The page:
But if I want my two toddlers to see them, I almost always have to go to them, taking time off of work, loading up all our gear, etc. Whenever I ask my parents to come and visit us, they say they’re too busy with things like a cocktail party they’re planning, starting a new club for my dad’s hobby (even though he’s already active in two clubs for it!), or something else they seemingly could step away from for a few days a couple times a year.
They currently haven’t visited since last year. For an upcoming holiday we planned to spend with them, they made plans with friends in their town — which we’re welcome to join, but they don’t really seem to care if that is feasible for us.
I’ve read enough of your columns to know I can’t change them, so how do I let go of being angry and hurt over this and keep giving willingly when they don’t give back? I don’t think the travel is too much for them because they travel much further for vacations, and I don’t think it’s that they’re not up for toddlers, because when we go there, they’re very engaged with the kids. We’re just behind cocktail parties, hobby clubs, painting classes, vacations and pretty much everything else on their priority list.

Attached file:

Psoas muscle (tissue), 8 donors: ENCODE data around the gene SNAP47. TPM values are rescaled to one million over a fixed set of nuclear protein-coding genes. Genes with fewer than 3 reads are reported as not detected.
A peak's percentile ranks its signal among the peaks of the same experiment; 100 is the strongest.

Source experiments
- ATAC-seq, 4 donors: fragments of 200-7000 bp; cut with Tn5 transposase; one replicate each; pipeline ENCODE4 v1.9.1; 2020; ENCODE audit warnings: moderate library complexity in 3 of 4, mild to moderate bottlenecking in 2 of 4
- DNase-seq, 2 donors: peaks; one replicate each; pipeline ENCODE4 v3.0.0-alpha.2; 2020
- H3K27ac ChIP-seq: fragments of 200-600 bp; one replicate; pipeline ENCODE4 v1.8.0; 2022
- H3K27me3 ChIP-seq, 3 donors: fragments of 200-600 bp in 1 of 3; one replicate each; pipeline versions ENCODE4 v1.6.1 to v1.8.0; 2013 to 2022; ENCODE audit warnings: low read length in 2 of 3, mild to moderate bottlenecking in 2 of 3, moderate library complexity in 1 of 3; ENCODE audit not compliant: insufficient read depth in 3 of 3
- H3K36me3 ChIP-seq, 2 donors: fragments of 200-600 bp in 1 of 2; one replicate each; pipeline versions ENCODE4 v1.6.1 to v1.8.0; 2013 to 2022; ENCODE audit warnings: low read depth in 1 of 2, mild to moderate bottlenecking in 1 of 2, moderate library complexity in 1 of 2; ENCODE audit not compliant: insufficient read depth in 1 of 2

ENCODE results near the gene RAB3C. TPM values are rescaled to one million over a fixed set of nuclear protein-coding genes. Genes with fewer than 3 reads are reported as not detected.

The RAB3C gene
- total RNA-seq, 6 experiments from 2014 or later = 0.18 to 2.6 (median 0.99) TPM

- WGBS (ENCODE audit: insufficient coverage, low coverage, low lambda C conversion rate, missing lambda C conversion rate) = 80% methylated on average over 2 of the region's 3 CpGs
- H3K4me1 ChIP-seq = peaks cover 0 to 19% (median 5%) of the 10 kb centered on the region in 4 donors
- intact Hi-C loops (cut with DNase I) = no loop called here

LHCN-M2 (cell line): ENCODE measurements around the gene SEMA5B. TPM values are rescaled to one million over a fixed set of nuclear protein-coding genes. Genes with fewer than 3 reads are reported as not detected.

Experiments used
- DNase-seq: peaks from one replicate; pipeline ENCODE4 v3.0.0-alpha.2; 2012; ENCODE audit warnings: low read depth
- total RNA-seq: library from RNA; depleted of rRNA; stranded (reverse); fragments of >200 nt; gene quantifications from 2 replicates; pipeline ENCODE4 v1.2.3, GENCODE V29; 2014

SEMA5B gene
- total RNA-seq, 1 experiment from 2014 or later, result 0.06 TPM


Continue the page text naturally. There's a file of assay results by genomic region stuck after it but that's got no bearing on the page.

— Accepting Grands
Historically, emotional conversations just make them shut down, ever more so when we have touched on this topic.
— Accepting Grands again
Hax: Please stop holding the space in your life for these imaginary attentive grandparents.
” Choose only from the options available to you. You can make do without their company, and invest in a “local family” of people you care a lot about and who show an interest in you; or you can travel to see your parents and accept they won’t reciprocate; or you can make it your priority, too, to save your travel for touring interesting places.
Just, decide. Stop giving your power away.
hax or chat with her online at 9 a.m.
Pacific/noon Eastern time each Friday at www.washingtonpost.
(c) 2019, Washington Post Writers Group